I’ve been a “progressive Christian” for as long as I can remember. (Ok, I did a brief stint of evangelicalism in late high school/early college, which led to a crisis of faith and is the subject of a much longer post.) The point is, that for as long as I’ve been Christian, I’ve been a Christian who isn’t “like that.” After I was ordained, I felt like the only way to introduce myself was “I’m a pastor, but not that kind.” Because, you know, I had to get that last part in before people started worrying that I was going to ask them about where they’d be when the rapture came, or launch into an exposition denying science, or perhaps talk to them about how gay marriage is a sin.
You get it, right? So many of us have been defining our Christianity in terms of what we’re not.
And because we’ve been defining ourselves by what we’re not, we haven’t been saying what we are. At least, not what we are as Christians. Most of us have been fighting for the kin-dom of God in all kinds of ways: volunteering at homeless shelters, showing up at city council meetings, voting our values at the polls and holding our reps accountable to our vision of a world where all are truly recognized as Beloved.
But we’ve been doing it quietly.
For sure, in some ways this doesn’t matter. After all, if the hungry get fed and the prisoners get comforted and the sick get healed, it doesn’t matter much whether they knew the person who offered the help was religiously motivated or not. And, I think, in many cases we withheld our religious convictions out of respect. With so many people using religion as a weapon, we wanted to be sure we didn’t accidentally inflict harm ourselves.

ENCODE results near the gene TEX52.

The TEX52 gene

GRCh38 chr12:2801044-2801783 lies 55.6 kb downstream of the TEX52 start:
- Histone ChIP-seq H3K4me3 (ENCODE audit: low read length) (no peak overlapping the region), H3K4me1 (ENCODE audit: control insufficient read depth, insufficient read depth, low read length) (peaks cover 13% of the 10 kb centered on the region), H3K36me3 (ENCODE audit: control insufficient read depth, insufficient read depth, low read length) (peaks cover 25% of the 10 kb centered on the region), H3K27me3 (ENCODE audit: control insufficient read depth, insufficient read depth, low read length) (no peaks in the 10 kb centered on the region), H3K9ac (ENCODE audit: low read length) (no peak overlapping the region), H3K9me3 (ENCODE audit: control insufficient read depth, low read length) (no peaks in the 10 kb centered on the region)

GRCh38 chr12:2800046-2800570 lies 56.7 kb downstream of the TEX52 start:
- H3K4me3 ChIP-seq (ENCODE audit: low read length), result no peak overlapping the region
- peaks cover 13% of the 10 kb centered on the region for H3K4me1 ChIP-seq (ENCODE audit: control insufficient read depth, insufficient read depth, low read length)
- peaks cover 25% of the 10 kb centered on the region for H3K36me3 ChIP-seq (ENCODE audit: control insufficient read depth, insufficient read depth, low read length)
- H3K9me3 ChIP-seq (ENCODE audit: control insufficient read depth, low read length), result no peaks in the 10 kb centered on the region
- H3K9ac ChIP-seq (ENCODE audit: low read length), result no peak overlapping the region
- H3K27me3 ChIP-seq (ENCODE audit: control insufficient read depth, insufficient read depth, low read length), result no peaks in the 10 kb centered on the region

But there has been a downside and it is this: with our lack of speech in the public sphere, the only voices proclaiming Christianity were voices of exclusivity.
Now, those of you who are active in mainline or progressive evangelical traditions know that there are churches and churches full of Christians who are eager to make America a more just place. You know that there are churches that are intentionally multi-cultural and are creating rich conversation to heal a racially unjust nation. You know that there are churches who have been on the front line advocating for marriage equality. Or churches who see taking care of the planet as a central part of their mission. (This is Creation Stewardship in church-speak.)
But most people don’t know this.
The other day, in Boulder County, Colorado, where there are any number of progressive churches, someone said to me, “I would be Christian again if I could find a church that was in line with Jesus.” He went on to describe a church that would welcome all kinds of people, work on issues of homelessness, healthcare, racism, religious tolerance or do other things that Jesus actually talked about. (emphasis his)
Here’s the kicker–I could name 5 churches exactly like that within a reasonable Sunday morning drive from his house.
I can only assume that we’re not being loud enough to cut through the noise that is the Christian culture wars today. Honestly, I think it’s because many of us have our own spiritual wounds–the thought of going up against the evangelical machine makes our hands shake and our hearts race.